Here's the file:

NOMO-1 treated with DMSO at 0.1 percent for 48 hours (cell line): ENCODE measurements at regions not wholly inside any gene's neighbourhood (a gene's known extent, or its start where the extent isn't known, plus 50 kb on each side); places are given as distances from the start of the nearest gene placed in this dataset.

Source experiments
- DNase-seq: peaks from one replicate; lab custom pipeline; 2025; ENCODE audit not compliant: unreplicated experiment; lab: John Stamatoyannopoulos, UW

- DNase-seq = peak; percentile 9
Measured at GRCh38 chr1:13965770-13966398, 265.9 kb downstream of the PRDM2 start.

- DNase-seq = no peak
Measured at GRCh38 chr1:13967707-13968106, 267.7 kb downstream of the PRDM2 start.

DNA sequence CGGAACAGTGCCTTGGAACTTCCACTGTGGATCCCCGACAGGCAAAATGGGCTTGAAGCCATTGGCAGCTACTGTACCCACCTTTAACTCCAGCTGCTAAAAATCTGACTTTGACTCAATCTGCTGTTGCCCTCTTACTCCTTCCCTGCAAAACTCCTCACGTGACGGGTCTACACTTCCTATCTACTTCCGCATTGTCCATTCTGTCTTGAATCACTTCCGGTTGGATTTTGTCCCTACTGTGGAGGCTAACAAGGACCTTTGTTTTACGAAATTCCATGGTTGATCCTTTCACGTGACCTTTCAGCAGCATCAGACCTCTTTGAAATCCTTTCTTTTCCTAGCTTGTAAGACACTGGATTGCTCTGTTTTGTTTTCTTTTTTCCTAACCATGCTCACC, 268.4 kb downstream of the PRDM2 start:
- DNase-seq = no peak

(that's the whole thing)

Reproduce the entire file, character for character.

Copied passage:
NOMO-1 treated with DMSO at 0.1 percent for 48 hours (cell line): ENCODE measurements at regions not wholly inside any gene's neighbourhood (a gene's known extent, or its start where the extent isn't known, plus 50 kb on each side); places are given as distances from the start of the nearest gene placed in this dataset.

Source experiments
- DNase-seq: peaks from one replicate; lab custom pipeline; 2025; ENCODE audit not compliant: unreplicated experiment; lab: John Stamatoyannopoulos, UW

- DNase-seq = peak; percentile 9
Measured at GRCh38 chr1:13965770-13966398, 265.9 kb downstream of the PRDM2 start.

- DNase-seq = no peak
Measured at GRCh38 chr1:13967707-13968106, 267.7 kb downstream of the PRDM2 start.

DNA sequence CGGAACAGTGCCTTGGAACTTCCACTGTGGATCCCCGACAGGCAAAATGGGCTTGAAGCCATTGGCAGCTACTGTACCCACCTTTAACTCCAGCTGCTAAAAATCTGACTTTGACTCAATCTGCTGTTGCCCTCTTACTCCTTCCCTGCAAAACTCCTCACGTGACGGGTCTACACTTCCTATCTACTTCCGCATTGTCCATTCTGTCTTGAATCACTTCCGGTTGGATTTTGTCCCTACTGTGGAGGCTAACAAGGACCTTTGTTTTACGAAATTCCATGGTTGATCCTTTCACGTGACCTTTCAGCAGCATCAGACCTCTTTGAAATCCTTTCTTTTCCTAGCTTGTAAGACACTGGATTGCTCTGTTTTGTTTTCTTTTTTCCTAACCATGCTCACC, 268.4 kb downstream of the PRDM2 start:
- DNase-seq = no peak